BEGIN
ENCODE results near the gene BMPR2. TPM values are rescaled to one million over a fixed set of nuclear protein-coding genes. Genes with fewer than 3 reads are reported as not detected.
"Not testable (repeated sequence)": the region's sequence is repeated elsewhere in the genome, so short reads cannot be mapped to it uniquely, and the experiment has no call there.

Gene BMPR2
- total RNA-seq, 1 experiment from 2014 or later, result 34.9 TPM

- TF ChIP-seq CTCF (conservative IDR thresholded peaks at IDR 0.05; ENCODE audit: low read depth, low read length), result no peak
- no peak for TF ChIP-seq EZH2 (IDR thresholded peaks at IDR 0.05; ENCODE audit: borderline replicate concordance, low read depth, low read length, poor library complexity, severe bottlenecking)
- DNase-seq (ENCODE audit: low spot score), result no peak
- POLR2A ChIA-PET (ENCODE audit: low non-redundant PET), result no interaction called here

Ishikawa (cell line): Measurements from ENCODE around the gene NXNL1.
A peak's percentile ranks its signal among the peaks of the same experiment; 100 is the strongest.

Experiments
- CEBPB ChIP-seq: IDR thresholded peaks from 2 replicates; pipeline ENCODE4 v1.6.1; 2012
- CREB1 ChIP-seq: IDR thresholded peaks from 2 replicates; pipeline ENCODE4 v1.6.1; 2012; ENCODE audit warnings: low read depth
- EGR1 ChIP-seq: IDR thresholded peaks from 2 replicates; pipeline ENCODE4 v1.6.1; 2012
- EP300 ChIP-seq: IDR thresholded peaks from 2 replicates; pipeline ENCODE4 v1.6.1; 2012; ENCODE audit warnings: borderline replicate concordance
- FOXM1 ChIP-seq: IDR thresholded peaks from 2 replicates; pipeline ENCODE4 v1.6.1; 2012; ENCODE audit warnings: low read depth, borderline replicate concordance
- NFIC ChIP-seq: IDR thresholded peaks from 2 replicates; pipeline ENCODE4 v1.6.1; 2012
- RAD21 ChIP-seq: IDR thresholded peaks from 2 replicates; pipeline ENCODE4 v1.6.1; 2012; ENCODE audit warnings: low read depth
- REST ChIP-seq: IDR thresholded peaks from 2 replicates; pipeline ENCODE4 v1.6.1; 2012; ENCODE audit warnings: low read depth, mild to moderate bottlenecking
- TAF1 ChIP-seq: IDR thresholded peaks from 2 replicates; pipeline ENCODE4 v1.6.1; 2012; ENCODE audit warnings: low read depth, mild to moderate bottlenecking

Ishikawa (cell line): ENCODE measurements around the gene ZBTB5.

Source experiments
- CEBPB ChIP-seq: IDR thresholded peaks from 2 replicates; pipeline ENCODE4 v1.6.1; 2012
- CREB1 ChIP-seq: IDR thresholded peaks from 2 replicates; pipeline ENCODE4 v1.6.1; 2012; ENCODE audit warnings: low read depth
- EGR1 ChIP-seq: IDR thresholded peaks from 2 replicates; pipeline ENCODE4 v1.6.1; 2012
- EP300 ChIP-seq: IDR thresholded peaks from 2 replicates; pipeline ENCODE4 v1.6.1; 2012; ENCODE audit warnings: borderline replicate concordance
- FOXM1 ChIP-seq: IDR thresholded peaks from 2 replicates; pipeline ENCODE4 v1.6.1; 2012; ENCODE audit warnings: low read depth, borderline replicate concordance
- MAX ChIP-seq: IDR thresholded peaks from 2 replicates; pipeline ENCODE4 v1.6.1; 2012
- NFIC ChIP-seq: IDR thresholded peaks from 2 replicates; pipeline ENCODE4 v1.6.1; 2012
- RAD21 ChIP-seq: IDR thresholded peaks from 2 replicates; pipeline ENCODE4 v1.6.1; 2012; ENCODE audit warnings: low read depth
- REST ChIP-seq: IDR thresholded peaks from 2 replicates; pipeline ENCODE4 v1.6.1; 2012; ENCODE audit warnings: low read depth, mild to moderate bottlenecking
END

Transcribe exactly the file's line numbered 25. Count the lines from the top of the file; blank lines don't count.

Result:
- EGR1 ChIP-seq: IDR thresholded peaks from 2 replicates; pipeline ENCODE4 v1.6.1; 2012